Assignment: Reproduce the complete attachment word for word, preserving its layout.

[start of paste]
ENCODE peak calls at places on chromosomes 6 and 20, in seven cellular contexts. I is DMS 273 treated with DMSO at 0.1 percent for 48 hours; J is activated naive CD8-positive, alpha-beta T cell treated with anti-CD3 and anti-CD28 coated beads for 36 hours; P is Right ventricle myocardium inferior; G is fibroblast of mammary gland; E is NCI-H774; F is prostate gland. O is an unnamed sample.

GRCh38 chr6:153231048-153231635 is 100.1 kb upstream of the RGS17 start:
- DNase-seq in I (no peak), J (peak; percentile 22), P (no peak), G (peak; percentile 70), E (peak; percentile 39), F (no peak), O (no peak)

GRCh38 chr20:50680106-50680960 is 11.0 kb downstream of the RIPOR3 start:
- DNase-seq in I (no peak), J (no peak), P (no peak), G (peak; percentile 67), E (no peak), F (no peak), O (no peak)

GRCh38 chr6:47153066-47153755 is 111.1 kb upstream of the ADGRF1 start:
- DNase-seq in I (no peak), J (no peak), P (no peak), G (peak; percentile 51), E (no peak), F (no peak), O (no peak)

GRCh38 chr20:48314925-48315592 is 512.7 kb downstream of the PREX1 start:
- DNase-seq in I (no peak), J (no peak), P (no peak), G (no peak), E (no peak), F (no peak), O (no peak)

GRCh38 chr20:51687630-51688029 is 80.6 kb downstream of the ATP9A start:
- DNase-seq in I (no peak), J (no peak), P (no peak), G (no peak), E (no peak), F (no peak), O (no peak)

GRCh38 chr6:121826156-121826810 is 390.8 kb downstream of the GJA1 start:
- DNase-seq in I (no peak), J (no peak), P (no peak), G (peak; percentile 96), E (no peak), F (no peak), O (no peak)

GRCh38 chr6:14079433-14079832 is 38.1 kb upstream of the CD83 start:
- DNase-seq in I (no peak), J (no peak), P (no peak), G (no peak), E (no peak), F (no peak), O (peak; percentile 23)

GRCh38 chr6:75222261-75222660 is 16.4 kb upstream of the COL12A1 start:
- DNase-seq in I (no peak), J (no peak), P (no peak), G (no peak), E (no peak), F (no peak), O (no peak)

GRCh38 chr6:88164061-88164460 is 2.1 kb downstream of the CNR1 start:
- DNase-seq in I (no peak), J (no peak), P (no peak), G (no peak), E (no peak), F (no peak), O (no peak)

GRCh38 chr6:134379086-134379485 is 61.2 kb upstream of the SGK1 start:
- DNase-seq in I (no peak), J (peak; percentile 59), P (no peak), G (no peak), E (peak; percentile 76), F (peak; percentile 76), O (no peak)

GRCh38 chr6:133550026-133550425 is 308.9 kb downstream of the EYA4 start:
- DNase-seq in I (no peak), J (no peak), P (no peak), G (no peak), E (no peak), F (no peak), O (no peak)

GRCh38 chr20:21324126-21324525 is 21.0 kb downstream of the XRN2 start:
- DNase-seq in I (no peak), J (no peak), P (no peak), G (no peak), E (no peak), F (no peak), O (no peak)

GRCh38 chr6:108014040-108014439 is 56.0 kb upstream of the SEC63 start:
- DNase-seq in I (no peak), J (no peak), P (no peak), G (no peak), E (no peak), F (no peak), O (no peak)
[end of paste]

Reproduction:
ENCODE peak calls at places on chromosomes 6 and 20, in seven cellular contexts. I is DMS 273 treated with DMSO at 0.1 percent for 48 hours; J is activated naive CD8-positive, alpha-beta T cell treated with anti-CD3 and anti-CD28 coated beads for 36 hours; P is Right ventricle myocardium inferior; G is fibroblast of mammary gland; E is NCI-H774; F is prostate gland. O is an unnamed sample.

GRCh38 chr6:153231048-153231635 is 100.1 kb upstream of the RGS17 start:
- DNase-seq in I (no peak), J (peak; percentile 22), P (no peak), G (peak; percentile 70), E (peak; percentile 39), F (no peak), O (no peak)

GRCh38 chr20:50680106-50680960 is 11.0 kb downstream of the RIPOR3 start:
- DNase-seq in I (no peak), J (no peak), P (no peak), G (peak; percentile 67), E (no peak), F (no peak), O (no peak)

GRCh38 chr6:47153066-47153755 is 111.1 kb upstream of the ADGRF1 start:
- DNase-seq in I (no peak), J (no peak), P (no peak), G (peak; percentile 51), E (no peak), F (no peak), O (no peak)

GRCh38 chr20:48314925-48315592 is 512.7 kb downstream of the PREX1 start:
- DNase-seq in I (no peak), J (no peak), P (no peak), G (no peak), E (no peak), F (no peak), O (no peak)

GRCh38 chr20:51687630-51688029 is 80.6 kb downstream of the ATP9A start:
- DNase-seq in I (no peak), J (no peak), P (no peak), G (no peak), E (no peak), F (no peak), O (no peak)

GRCh38 chr6:121826156-121826810 is 390.8 kb downstream of the GJA1 start:
- DNase-seq in I (no peak), J (no peak), P (no peak), G (peak; percentile 96), E (no peak), F (no peak), O (no peak)

GRCh38 chr6:14079433-14079832 is 38.1 kb upstream of the CD83 start:
- DNase-seq in I (no peak), J (no peak), P (no peak), G (no peak), E (no peak), F (no peak), O (peak; percentile 23)

GRCh38 chr6:75222261-75222660 is 16.4 kb upstream of the COL12A1 start:
- DNase-seq in I (no peak), J (no peak), P (no peak), G (no peak), E (no peak), F (no peak), O (no peak)

GRCh38 chr6:88164061-88164460 is 2.1 kb downstream of the CNR1 start:
- DNase-seq in I (no peak), J (no peak), P (no peak), G (no peak), E (no peak), F (no peak), O (no peak)

GRCh38 chr6:134379086-134379485 is 61.2 kb upstream of the SGK1 start:
- DNase-seq in I (no peak), J (peak; percentile 59), P (no peak), G (no peak), E (peak; percentile 76), F (peak; percentile 76), O (no peak)

GRCh38 chr6:133550026-133550425 is 308.9 kb downstream of the EYA4 start:
- DNase-seq in I (no peak), J (no peak), P (no peak), G (no peak), E (no peak), F (no peak), O (no peak)

GRCh38 chr20:21324126-21324525 is 21.0 kb downstream of the XRN2 start:
- DNase-seq in I (no peak), J (no peak), P (no peak), G (no peak), E (no peak), F (no peak), O (no peak)

GRCh38 chr6:108014040-108014439 is 56.0 kb upstream of the SEC63 start:
- DNase-seq in I (no peak), J (no peak), P (no peak), G (no peak), E (no peak), F (no peak), O (no peak)